Here’s a look back at the Bioshock series. Each Bioshock game will eventually be reviewed starting with the original Bioshock.
Developed by: 2K games
Consoles released on: PC, Xbox 360, PS3
Platform Reviewed on: PS3
Date Released: August 21, 2007
When I first heard of Bioshock, I thought of it as a single player first person adventure game with some strategy and puzzle solving elements.
Bioshock is a single player first person shooter adventure game much like Half Life and Metroid Prime. Unlike other shooters, Bioshock fares well on its own with its stellar campaign. Bioshock rewards players to use strategy over their developed shooter instinct. It’s how the player incapacitates the enemy (in most cases are insane Rapture residents called splicers) that rewards players and not number they killed.
The story is your protagonist – a victim of a plane crash who landed in an underwater city Rapture. The protagonist makes his way through the city to escape. Along the way, he frees the “Little Sisters” from the clutches of their guardian “Big Daddy”. It’s a fair story without spoiling too much. There’s a lot of background information giving hint that there may be more than meets the eye. The environment is well presented and it has a lot of potential. However the story telling near the end is somewhat anticlimactic.
The game plays like most shooters. Your right hand holds the weapon and your left hand uses Plasmids – your special ability which runs on an energy bar called “Eve”. The Plasmids are found, acquired and upgraded throughout the story. You get gene tonics which gives provides passive abilities. Saving Little Sisters yield Rapture’s currency “Adam”. You spend Adam to upgrade your Plasmid, increase your slots for plasmid and gene tonic, or increase your maximum health and Eve.
Most of the game is reaching point A to point B with fetch missions. Hacking Rapture’s security system requires the player to connect a series of pipe parts to make one complete pipe within a time limit. Although not mandatory, hacking allows you to navigate Rapture without interference. This is one of the more frustrating part of the game because it is time consuming and sometimes you land in a zone full of traps and dead ends at which point there’s no way out of. If you fail the hacking procedure or trigger an alarm, security bots relentlessly deploy to attack you. It is annoying and takes time before the alarm settles. Another frustrating part is the research camera to take pictures of enemies in order to develop advantages over them. More often than not, the pictures I take doesn’t qualify even if the lens is centered at the enemy and mind you, this is through switching weapons during a battle. Lastly, you are able to craft special ammo and gear through collecting materials and using a vending machine. It’s interesting but I personally don’t use it much.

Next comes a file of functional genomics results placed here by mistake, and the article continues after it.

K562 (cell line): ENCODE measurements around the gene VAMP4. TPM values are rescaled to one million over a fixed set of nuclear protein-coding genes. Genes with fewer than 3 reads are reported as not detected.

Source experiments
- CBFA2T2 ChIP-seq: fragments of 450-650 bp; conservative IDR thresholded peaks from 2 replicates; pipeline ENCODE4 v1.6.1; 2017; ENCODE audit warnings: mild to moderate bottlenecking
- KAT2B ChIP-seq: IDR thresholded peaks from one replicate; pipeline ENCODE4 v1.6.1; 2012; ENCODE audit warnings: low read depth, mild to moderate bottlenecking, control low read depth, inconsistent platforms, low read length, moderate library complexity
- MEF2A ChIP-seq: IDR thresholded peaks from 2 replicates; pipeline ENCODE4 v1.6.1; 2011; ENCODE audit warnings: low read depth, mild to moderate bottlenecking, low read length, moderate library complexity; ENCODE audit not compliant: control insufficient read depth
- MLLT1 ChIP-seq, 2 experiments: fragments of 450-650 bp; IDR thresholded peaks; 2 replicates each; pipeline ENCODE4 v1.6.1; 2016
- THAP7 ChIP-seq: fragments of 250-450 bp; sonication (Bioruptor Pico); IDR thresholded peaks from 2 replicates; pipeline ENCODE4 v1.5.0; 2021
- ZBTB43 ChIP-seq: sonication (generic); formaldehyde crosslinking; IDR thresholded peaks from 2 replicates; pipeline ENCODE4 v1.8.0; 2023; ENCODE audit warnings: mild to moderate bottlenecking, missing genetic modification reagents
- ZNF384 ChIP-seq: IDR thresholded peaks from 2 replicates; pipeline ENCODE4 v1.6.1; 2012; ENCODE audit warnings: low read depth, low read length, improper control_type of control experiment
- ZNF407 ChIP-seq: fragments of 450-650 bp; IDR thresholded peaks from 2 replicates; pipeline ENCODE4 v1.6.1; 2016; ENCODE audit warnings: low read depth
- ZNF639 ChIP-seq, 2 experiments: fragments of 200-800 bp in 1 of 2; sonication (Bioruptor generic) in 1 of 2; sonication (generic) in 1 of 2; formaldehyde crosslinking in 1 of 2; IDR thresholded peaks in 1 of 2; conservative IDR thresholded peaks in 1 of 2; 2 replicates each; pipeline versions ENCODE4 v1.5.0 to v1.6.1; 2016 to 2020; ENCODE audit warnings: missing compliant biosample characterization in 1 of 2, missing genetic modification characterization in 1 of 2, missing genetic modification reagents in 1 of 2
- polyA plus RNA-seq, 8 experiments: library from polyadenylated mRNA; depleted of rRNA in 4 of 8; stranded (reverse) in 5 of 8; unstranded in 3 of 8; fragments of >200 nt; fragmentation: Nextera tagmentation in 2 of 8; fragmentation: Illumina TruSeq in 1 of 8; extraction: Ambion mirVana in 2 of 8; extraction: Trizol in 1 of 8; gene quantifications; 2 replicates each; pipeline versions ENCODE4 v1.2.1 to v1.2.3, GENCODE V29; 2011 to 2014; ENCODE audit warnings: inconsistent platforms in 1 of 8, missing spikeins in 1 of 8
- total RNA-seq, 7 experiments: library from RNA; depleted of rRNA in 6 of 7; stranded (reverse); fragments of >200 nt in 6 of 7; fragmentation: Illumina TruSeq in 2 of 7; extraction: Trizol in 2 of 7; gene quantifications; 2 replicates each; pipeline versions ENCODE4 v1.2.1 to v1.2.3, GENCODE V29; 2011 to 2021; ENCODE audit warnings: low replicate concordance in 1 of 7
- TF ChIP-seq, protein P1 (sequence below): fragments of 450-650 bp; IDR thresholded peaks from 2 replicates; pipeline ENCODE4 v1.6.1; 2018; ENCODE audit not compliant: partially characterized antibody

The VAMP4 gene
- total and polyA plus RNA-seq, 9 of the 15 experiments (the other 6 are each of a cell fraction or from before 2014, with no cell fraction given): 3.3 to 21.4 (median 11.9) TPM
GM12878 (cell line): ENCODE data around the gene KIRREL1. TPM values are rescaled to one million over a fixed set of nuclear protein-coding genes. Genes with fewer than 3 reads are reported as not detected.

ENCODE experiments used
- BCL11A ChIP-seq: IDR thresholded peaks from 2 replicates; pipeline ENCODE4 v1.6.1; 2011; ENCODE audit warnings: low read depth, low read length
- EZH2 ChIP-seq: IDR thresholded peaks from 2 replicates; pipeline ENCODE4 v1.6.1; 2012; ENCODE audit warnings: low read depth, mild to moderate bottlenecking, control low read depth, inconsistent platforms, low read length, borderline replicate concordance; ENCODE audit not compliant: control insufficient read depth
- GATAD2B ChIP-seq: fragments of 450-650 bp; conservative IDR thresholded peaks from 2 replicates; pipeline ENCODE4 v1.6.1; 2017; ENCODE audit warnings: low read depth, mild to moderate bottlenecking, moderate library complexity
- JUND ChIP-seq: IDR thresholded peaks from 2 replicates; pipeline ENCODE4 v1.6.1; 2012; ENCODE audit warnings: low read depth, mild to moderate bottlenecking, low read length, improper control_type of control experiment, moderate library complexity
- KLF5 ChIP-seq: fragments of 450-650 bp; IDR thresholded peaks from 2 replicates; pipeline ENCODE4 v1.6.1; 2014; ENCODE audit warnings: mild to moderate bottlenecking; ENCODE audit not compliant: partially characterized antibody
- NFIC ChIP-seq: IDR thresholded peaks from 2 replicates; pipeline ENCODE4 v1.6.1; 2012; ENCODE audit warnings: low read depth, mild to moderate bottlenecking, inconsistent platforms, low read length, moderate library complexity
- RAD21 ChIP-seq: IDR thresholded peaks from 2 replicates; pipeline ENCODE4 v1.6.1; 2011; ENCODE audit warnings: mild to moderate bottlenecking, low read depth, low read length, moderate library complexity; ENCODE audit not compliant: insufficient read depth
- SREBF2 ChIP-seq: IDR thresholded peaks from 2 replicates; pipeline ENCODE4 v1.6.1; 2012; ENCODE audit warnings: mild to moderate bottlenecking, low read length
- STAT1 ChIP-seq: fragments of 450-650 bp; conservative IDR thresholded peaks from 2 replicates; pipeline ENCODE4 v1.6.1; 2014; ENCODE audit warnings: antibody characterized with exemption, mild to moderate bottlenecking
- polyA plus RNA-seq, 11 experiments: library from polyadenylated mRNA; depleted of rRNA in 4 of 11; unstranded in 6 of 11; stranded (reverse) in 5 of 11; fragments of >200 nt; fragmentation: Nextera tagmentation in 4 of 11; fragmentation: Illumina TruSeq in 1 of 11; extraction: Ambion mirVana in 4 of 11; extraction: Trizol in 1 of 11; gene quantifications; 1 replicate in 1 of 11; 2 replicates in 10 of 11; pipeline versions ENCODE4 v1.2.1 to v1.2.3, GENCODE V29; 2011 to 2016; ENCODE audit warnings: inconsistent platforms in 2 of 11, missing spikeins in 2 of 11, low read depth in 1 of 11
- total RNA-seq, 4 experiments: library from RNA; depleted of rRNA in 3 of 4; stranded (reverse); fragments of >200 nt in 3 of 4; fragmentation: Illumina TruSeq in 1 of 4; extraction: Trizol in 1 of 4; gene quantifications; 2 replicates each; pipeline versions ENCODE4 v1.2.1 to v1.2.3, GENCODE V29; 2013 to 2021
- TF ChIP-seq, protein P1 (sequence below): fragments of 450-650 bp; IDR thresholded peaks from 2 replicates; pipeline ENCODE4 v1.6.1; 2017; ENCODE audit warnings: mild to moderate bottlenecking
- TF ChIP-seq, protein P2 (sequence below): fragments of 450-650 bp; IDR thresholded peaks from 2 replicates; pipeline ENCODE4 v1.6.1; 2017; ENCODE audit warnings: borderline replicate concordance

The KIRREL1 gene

The graphics are appropriate for the atmosphere the developers want to create. In a horror game, the key is to make use of what you can’t see. The use of darkness, screen blurring and enemy ambushes are made just right. The high end graphics make effects through your visor more realistic. Enemies getting hit with different attacks or weapons react accordingly. The immerse environment is highly enjoyable especially the sea life when looking outdoor through the window. However the common infrastructure and abandoned buildings do get old and sometimes you wish you were out in a brighter environment.
At this point, I am on the fence whether I should replay the game at a higher difficulty. The campaign is short enough to conquer in a matter of days or even hours. However, some parts become stale and the constant jingle of the vending machines drives off players. There are downloadable contents available in the form of extra chapters of which I have not tried yet.
Overall, Bioshock is an enjoyable experience and aged pretty well. The deep environment and good effects are the best traits of this game.
Replay Value 6/10
Overall Rating 8/10
Recommendation: You don’t necessarily have to play this game first to enjoy the other Bioshock games but the campaign is definitely worth a run through. Many parts of the game are enjoyable such as the graphics and the environment presentation. However I doubt many would hold onto this game long term because it is short.
(Source: Neoseeker for screenshot)
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